The D.O.C. Talks Accepting His Newfound Voice & Helping Others Find Theirs (Video)

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Hi. We recently created AFH TV, Ambrosia For Heads’ streaming video service, because we believe real Hip-Hop deserves its own dedicated TV home. But, there are doubters, so, we need your help. If you have enjoyed anything on AFH over the last 7 years, we are asking you to subscribe to AFH TV. It is only $1.99/month or $12/year, and already features some amazing content, but the best is yet to come. Thank you for all of your support.

The D.O.C. is one of the many Hip-Hop artists who appear in The Defiant Ones docu-series. From his days with the Fila Fresh Crew, the Dallas, Texas native MC is one of the few to have worked with Dr. Dre at Ruthless, at Death Row, and Aftermath. In the four-part HBO special, he addresses all three of those periods.

Speaking with HipHopDX‘s Jake Rohn while at the red carpet premiere of The Defiant Ones, The D.O.C. updated fans on the condition of his vocal chords. In 1990, the MC was in a car accident, impairing his voice and delivery. In August of 2015, he shocked some, by revealing (then demonstrating) that his chords had apparently healed, allowing him a smoother vocal tone. “[My rapping voice] works. I have to tweak it, to make the tone happen,” he says. “But it’s hard. It still hurts a little bit. I’m more comfortable with this one. This one feels better.” Despite the setbacks, The D.O.C. released two albums after his accident, 1996’s Helter Skelter and 2003’s Deuce. “To be honest with you, I’m at a point where I’m tired of running from this [voice]. I want to embrace this one… and figure out what the purpose is for this one,” he says of a different tone than fans may have heard in his early days or subsequent work. “[I] quit trying to find the other [voice]. Cause I don’t think that other one is gonna come back.”

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DX asks D.O.C. about his gold-certified debut, which is a focal point in the HBO series. “No One Can Do It Better was basically an album full of freestyles,” admits the artist. “Me and [Dr.] Dre. It took us three weeks of actual work time. And we just worked when [N.W.A.] went on the road. It really wasn’t hard at all.” While rapping was not a challenge, the acclaimed MC acknowledges he was shorter on substance. “If you listen to the record, we’re not really talking about anything other than ‘I’m good.’ I hadn’t even really figured out who I was yet, in my mind; [so] I’m just good.” He adds that Ruthless Records used every song that was recorded.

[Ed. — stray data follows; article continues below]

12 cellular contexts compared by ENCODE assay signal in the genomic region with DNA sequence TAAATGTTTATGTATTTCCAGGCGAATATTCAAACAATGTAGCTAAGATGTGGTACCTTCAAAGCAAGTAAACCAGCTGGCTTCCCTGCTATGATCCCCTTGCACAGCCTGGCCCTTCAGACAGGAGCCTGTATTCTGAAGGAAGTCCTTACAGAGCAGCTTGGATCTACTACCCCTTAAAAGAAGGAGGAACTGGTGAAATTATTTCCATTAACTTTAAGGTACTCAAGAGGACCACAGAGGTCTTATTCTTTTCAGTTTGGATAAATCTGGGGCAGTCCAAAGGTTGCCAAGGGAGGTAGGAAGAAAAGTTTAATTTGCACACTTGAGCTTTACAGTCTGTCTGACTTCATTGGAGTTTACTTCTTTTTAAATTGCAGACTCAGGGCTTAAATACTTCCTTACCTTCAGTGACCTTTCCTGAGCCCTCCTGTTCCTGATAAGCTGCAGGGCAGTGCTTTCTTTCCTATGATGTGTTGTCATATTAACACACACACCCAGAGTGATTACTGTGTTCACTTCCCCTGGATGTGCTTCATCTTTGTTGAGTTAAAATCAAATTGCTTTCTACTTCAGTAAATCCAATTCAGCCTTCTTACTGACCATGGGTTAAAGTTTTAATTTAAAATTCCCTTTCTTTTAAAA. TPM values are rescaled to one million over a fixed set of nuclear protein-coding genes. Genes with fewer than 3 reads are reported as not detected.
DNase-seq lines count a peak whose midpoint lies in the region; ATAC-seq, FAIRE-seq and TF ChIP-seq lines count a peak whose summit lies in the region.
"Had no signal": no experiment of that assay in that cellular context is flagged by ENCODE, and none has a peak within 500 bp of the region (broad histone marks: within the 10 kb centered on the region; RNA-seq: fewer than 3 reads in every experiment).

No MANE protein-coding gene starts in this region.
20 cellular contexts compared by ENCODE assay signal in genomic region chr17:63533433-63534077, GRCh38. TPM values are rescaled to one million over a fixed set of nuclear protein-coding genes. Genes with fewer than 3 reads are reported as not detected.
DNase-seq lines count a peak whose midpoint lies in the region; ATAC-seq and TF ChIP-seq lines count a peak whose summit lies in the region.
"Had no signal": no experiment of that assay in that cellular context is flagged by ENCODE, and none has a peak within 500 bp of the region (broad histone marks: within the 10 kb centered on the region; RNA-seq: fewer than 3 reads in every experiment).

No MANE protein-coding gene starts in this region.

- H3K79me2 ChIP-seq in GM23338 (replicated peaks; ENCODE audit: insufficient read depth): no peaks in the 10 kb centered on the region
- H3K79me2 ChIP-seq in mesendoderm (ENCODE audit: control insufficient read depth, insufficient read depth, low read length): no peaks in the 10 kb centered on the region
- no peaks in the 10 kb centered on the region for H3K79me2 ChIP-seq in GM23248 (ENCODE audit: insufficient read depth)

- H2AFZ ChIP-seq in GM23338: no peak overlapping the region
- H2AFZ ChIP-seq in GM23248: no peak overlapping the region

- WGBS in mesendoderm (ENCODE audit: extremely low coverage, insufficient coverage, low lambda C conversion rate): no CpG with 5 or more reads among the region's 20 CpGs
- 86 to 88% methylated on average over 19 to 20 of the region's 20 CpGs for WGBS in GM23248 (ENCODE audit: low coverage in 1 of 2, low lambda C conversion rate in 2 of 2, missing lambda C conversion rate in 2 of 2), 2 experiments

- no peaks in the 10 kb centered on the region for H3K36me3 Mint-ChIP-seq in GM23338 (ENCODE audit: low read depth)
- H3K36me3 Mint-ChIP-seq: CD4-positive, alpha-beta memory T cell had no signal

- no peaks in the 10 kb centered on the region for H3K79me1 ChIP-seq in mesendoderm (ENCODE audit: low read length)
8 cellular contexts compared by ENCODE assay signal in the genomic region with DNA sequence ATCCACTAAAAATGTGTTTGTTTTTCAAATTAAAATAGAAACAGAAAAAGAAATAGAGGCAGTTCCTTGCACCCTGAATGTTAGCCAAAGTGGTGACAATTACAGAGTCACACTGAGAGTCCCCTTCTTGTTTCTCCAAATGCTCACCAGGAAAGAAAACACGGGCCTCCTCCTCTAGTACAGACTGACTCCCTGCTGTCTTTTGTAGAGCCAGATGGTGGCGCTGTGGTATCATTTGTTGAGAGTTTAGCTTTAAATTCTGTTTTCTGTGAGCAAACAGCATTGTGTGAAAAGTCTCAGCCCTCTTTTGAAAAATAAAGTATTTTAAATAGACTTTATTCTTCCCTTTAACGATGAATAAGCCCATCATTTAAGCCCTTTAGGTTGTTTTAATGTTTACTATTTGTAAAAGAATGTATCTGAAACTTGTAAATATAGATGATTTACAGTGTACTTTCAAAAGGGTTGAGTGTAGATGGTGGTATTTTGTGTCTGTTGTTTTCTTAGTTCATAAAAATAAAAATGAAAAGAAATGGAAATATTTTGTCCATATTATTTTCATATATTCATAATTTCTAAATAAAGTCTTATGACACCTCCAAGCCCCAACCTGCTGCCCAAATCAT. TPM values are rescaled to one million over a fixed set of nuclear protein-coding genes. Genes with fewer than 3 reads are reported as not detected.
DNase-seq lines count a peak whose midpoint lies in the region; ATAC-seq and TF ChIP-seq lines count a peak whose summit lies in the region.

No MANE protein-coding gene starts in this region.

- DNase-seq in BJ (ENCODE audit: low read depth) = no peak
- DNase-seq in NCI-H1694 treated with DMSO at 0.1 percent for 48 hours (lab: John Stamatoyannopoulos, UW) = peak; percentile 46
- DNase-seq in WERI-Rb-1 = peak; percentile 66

As far as his current activities, The D.O.C. stays busy. “I’m really trying to help the kids in Dallas-Fort Worth find their voice. And it’s so interesting that the quote in The Defiant Ones says, ‘you’ll never find your voice.’ [For me,] actually I found my voice, I never lost it…because it was in Dre. Or it was in Snoop [Dogg]. Or in Eazy [E]. Or [MC] Ren. And now it’s in these kids in Dallas,” The D.O.C. is referring to the writing he did for peers on albums such as Efil4zaggin, Doggystyle, and The Chronic.

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The D.O.C., who was managed by Suge Knight at the time of his accident, went on to become a vital part of Death Row Records. Upon the label’s 1992 launch, it was Dr. Dre that partnered with Knight on the Hip-Hop imprint. Asked to reflect on those years, The D.O.C. admits, “It was a dark time for me. It was bad, for me.” He was suffering from not being able to be a Rap star anymore, and reportedly battling substance abuse. It was a part of his life chronicled on 1996’s “From Ruthless 2 Death Row (Do We All Part),” produced by Fila Fresh band-mate Erotic D:

“I was in California surrounded by all of these elements that were not a ‘part of my DNA,’ to quote Kendrick [Lamar]. So, it was rough for me. And I imagine it was probably rough for a lot of those guys. But we survived it. We’re here today [as] defiant ones.”